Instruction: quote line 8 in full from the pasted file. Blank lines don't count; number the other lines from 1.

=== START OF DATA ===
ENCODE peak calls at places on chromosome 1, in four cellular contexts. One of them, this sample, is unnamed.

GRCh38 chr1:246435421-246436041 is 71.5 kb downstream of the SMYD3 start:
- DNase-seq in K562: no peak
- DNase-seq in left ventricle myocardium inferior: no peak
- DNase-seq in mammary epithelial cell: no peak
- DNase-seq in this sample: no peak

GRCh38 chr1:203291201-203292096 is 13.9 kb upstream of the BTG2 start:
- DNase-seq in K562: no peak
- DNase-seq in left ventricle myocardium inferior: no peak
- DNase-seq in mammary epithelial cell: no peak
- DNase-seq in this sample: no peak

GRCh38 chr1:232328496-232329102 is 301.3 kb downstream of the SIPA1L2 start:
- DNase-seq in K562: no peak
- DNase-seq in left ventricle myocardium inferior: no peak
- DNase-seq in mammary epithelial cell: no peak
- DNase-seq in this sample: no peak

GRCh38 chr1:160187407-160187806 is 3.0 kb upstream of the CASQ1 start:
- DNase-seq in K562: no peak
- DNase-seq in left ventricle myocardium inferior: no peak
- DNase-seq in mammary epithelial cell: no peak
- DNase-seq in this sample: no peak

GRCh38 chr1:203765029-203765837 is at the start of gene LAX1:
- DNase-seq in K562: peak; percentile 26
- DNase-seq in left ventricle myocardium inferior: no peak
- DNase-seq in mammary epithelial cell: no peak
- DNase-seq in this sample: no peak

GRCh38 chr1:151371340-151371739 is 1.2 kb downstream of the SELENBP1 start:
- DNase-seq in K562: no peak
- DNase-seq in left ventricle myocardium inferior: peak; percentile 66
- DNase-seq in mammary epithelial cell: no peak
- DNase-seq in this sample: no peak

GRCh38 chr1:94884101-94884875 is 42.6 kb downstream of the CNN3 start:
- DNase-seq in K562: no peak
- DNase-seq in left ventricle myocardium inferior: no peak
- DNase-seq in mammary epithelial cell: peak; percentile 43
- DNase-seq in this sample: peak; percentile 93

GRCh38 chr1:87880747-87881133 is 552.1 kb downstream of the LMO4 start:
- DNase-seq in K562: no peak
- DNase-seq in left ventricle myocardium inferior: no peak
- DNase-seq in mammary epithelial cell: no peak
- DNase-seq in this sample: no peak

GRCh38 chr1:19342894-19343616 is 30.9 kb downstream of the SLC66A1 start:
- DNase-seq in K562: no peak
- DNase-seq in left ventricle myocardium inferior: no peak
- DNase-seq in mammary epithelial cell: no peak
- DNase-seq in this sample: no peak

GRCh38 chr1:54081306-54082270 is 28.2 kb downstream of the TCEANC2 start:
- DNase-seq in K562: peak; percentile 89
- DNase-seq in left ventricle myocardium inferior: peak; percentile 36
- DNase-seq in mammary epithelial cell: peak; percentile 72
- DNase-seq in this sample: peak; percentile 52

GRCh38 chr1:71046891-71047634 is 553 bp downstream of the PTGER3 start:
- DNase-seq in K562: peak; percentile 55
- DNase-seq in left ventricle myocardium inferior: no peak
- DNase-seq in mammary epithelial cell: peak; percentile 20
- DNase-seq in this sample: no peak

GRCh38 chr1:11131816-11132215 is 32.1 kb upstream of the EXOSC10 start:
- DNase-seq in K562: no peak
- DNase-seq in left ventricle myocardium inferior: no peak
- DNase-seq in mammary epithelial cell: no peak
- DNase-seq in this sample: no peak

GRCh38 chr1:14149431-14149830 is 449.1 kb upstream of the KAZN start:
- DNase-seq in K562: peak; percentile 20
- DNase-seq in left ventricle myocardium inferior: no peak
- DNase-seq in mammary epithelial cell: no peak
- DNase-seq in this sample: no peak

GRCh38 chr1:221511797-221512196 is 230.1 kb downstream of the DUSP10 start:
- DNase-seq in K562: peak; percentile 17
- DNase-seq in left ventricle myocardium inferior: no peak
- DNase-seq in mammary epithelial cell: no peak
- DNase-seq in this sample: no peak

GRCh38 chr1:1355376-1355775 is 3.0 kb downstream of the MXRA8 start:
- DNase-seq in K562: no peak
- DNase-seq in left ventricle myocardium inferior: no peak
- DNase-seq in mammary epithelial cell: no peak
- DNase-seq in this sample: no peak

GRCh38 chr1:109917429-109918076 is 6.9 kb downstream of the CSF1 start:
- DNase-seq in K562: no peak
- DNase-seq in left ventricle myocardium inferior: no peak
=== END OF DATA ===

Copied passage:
- DNase-seq in K562: no peak